This summer Nissan GB is holding a review of every retail partner and every location in its dealer network.
Managing director Paul Willcox wants a full diagnostic evaluation of the current performance of each site and partners’ strengths and weaknesses.
This will be followed by a needs analysis to identify ways of helping dealerships.
“Rather than saying we’ll support our dealers by writing a cheque it’s about seeing what’s needed and putting in a programme to achieve that,” Willcox told AM.
He said there are too many different programmes in place at present, and there is a danger that managers spend too long trying to understand the programmes and lose focus from the dealership.
Willcox wants to end many of the programmes with the aim of making the franchise one of the simplest to run.
“We’re taking a lot of the complexity out of the business and focusing on the things that matter – selling parts, selling labour hours and selling cars,” he said.
Willcox has visited more than 30 of his dealers since his appointment in April.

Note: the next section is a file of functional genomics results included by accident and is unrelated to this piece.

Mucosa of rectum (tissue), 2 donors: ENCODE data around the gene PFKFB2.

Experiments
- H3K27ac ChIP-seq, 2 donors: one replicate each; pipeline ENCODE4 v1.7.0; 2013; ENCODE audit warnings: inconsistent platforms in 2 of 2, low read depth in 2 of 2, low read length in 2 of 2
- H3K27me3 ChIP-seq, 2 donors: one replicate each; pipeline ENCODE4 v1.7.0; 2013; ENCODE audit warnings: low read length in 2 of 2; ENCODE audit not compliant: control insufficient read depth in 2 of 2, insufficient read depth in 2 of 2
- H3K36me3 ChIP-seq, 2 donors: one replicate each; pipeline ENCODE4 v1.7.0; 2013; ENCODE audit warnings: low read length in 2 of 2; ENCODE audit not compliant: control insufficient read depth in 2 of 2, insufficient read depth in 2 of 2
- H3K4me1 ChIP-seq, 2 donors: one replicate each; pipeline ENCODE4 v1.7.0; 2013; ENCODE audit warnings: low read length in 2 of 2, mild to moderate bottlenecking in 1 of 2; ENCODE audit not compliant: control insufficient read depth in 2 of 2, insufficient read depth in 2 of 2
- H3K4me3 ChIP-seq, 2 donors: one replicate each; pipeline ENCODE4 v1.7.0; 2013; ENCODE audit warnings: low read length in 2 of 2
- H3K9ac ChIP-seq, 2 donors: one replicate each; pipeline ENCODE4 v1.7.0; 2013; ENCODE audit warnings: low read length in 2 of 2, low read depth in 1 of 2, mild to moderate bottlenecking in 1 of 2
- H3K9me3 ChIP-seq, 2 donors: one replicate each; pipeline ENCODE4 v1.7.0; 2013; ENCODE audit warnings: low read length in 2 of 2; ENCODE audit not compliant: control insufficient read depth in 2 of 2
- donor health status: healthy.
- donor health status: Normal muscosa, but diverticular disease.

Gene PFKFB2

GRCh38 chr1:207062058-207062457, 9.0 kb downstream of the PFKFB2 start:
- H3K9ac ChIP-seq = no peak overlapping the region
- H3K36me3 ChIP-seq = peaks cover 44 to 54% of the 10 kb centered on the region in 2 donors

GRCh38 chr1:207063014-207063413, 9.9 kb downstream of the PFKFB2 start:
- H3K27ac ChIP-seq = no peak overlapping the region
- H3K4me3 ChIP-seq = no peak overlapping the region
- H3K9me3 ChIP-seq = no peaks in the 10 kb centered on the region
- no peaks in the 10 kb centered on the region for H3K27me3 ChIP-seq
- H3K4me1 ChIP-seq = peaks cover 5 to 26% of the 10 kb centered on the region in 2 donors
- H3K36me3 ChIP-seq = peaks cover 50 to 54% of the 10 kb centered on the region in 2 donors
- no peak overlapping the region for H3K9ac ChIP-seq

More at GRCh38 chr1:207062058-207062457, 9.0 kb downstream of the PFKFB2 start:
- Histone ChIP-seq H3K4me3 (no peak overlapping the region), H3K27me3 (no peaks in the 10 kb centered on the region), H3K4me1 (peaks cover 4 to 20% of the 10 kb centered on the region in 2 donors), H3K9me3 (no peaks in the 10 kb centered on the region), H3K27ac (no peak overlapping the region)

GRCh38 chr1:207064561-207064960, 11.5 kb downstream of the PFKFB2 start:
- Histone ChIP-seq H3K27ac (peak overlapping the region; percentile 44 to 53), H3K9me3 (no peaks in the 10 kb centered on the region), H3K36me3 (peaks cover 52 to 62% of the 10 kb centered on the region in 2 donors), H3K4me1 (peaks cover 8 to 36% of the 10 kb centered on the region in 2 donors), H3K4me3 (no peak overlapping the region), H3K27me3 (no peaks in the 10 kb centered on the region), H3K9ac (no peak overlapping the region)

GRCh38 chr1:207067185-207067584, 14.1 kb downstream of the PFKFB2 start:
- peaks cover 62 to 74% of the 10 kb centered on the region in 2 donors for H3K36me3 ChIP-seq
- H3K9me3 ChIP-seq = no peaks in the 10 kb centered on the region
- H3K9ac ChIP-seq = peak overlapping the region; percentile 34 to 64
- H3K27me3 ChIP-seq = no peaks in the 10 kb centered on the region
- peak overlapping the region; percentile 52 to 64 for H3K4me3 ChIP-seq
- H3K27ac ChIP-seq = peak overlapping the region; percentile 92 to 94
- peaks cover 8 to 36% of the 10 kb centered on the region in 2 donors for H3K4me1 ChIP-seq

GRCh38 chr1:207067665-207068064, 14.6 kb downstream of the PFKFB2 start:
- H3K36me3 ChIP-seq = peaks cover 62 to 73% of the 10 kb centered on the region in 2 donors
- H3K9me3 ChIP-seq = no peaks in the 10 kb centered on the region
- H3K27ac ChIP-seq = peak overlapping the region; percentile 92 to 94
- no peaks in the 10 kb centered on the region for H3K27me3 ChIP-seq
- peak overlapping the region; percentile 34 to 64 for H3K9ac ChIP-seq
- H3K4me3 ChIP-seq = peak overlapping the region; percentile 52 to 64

Nissan’s UK registrations have been declining since 2005, and he wants to get the network motivated and ready to drive forward Nissan’s medium-term global strategy GT 2012 (G is for growth, T is for trust).
This focuses on improvements in quality, zero-emissions leadership and revenue growth through expanding the product range.
“In the UK we’re looking to grow the range in cars and LCVs, and we have the challenge of managing that through the network.
“We’ll be transparent with all partners and we’ll explain what their commitment is. “We need to grow our brand to take it from 1% market share to 4% by 2012,” he said.
There are two priorities in the franchise plan to achieve this. First is to add 28 sales points, taking the network to around 208 locations, which will be 95% capacity, he said.
These will be in addition to any transfers of current sites.
“We will need to change probably 40 of our existing outlets,” said Willcox.
“The bottom 15% are consistently underperforming in every single metric, and those will have to improve or we will migrate them out. But 60% of the network does not need to do anything.”
Second priority is to increase volume through the network. With it, Willcox insists, will come greater profitability.
“When the network growth is completed we want to hold the level of percentage profit to turnover between 1-1.5% or maybe up to 2%, but to increase the volume throughput for dealers so their overall performance should be significantly increased.”
A small proportion of the current network is loss-making, but Willcox expects this to be below 10% by 2012.